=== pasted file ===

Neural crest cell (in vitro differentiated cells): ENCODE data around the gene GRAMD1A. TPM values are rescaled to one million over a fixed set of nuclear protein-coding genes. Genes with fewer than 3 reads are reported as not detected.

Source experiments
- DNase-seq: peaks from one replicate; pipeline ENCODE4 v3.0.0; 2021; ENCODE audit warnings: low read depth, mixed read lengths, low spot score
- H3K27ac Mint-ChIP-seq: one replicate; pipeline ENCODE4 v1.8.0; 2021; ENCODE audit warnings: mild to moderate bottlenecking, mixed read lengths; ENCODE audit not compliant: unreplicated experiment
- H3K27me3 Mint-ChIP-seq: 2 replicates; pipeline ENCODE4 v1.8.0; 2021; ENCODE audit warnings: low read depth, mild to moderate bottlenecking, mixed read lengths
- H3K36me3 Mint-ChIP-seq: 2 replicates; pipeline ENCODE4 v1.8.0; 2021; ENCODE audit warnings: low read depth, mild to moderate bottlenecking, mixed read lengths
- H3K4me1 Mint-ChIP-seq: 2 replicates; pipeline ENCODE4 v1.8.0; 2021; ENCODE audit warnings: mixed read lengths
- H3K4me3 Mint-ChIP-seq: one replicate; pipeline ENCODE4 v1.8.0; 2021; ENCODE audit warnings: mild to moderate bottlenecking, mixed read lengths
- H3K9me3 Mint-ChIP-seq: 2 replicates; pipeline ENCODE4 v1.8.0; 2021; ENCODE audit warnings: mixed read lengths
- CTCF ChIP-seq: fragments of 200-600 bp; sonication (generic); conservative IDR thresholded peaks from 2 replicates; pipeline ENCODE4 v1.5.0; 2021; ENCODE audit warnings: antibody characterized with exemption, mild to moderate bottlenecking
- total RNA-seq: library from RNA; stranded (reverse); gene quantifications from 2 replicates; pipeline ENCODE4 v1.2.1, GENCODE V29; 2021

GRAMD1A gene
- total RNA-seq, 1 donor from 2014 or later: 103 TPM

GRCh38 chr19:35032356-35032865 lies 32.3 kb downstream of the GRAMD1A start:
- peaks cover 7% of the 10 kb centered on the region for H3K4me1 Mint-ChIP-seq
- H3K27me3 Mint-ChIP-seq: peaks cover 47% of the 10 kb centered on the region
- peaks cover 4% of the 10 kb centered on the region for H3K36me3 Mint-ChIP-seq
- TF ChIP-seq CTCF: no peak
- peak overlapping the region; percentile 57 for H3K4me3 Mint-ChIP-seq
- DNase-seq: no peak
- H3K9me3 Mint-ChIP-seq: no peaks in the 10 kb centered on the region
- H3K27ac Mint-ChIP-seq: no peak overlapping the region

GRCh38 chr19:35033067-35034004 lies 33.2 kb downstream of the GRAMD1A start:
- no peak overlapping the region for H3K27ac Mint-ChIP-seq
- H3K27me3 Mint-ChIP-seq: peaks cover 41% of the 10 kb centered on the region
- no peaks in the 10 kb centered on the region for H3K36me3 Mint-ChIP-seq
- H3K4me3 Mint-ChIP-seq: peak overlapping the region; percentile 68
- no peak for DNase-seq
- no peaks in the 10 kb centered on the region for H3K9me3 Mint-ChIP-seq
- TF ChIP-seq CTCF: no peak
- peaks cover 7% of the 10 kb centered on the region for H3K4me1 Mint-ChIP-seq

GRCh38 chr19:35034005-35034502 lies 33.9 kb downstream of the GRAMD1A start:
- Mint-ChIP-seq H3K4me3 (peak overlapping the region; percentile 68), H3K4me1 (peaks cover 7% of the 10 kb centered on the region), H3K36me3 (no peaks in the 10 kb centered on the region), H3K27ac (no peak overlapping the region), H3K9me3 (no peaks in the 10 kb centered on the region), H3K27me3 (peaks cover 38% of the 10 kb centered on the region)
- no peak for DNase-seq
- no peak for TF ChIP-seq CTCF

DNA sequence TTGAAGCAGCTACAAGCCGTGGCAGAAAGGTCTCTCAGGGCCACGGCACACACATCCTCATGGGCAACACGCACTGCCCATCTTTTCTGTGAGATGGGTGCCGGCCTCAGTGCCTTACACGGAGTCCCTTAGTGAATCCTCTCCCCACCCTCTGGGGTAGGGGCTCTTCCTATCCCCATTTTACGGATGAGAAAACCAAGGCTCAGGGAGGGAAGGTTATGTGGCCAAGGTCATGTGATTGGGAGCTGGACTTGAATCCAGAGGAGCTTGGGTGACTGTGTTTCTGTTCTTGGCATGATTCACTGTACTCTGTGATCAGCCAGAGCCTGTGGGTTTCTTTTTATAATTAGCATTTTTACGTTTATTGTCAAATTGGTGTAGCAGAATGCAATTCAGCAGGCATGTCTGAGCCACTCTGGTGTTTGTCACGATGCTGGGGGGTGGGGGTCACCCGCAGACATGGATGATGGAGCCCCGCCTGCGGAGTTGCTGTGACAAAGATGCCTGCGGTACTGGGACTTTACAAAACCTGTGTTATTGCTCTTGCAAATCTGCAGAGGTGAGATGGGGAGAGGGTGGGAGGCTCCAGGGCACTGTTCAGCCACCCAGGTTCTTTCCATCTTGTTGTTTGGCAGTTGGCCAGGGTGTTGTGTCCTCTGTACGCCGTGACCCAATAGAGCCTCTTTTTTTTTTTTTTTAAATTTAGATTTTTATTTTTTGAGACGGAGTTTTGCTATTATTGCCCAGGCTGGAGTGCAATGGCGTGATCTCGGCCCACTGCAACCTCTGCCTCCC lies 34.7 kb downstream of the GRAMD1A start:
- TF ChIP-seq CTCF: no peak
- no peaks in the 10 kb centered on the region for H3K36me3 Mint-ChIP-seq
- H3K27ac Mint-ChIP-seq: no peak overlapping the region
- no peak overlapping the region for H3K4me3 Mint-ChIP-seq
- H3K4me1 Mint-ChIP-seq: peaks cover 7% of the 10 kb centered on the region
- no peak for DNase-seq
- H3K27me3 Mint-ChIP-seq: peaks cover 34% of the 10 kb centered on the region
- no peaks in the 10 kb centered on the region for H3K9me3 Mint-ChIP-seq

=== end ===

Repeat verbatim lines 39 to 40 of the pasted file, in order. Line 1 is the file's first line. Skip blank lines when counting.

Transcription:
- H3K27ac Mint-ChIP-seq: no peak overlapping the region
- no peak overlapping the region for H3K4me3 Mint-ChIP-seq